Mississippi highs and lows

Plans conjured from afar are best printed on cork
Sun bursts through storm clouds off the coast of Gulfport, Mississippi (photo: Johnny Marquez).

Catch a tripletail on a fly rod: That’s the plan. But as anyone who's spent a year south of I-10 knows: plans conjured from afar are best printed on cork so at least they'd float.

At oh-my-God-it's-early, we bark tires out of south Austin headed east by southeast in a hurry. If we do well and get lucky, we’ll get to the boat slip in time for a couple hours chasing tripletail before night falls. And, I’ll see the sun set on my home of Mississippi as a tourist for the first time.

Iconic mayfly populations have declined by as much as 84 percent

Scientists studying mayflies using weather radar have discovered dramatic population declines
Hexagenia limbata (photo: James. St. John / cc2.0).

The emergence of Hexagenia limbata mayflies, throughout the Great Lakes and parts of the mid-Atlantic region, is nearly a religious event in angling circles. Each year in early June, these enormous mayflies blanket the landscape, emerging by the billions each night, smothering waterways, riverbanks, roadways and more with thousands of tons of trout-candy biomass.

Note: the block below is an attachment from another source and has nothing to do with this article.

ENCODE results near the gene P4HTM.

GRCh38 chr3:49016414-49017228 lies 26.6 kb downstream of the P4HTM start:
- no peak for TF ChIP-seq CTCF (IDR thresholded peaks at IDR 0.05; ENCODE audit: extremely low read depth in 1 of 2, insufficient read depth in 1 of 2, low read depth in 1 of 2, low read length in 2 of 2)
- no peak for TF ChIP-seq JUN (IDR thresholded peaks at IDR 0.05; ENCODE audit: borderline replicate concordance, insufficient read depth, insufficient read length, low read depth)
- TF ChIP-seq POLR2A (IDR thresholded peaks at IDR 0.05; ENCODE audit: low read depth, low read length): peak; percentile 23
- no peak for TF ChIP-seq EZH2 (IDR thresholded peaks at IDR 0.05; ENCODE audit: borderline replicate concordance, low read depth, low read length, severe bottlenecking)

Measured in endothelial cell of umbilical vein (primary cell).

Searching for the right on climate

Balancing the practical and the ethical in combatting climate change
Climate change means more than drought; in many places it means unprecedented flooding. These cars are mired in the high water of the 2019 Missouri River floods (photo: Notley Hawkins).

“It was a great trip,” Christine said. “You can’t really appreciate Alaska until you’ve been there, and the scenery along the Alcan has to be seen to be believed. We had a great time. Still, it was an 8,500-mile round trip.” There was a pause on her end of the call. “It’s hard not to feel guilty. . . . How do you deal with that kind of thing?”

The Perdigon nymph: Don't call it a pellet fly

Let others snub their nose at this buggy, creative nymph while you're busy catching tons of fish with it
A victim of the Perdigon nymph (photo: Chad Shmukler).

Let’s get this out of the way first. The Perdigon nymph that has taken over competition fly fishing, thanks to both Spanish and French Euro-nymphers, has officially found its way to the four corners of the trout-fishing universe.

In December, an Argentine guide tied one to my tippet under a Chernobyl, and I spent an afternoon on the lower Rio Chimehuin catching fat rainbows and browns, seemingly at will. I began to think of the Perdigon as the “new” San Juan Worm. Rarely have I seen a fly work so well when nothing else seems to work at all.

The dishonest caddis

If you can remember important lessons, you can fool trout anywhere
A plump, healthy, Patagonian brown trout (photo: Chad Shmukler).

It was our last day in Patagonia, and it might have been the best day, at least as far as the weather went. Furiously blue skies. Not a breath of the wind that had punished us the day before. Clouds? What clouds?

Some days, you just feel it, you know?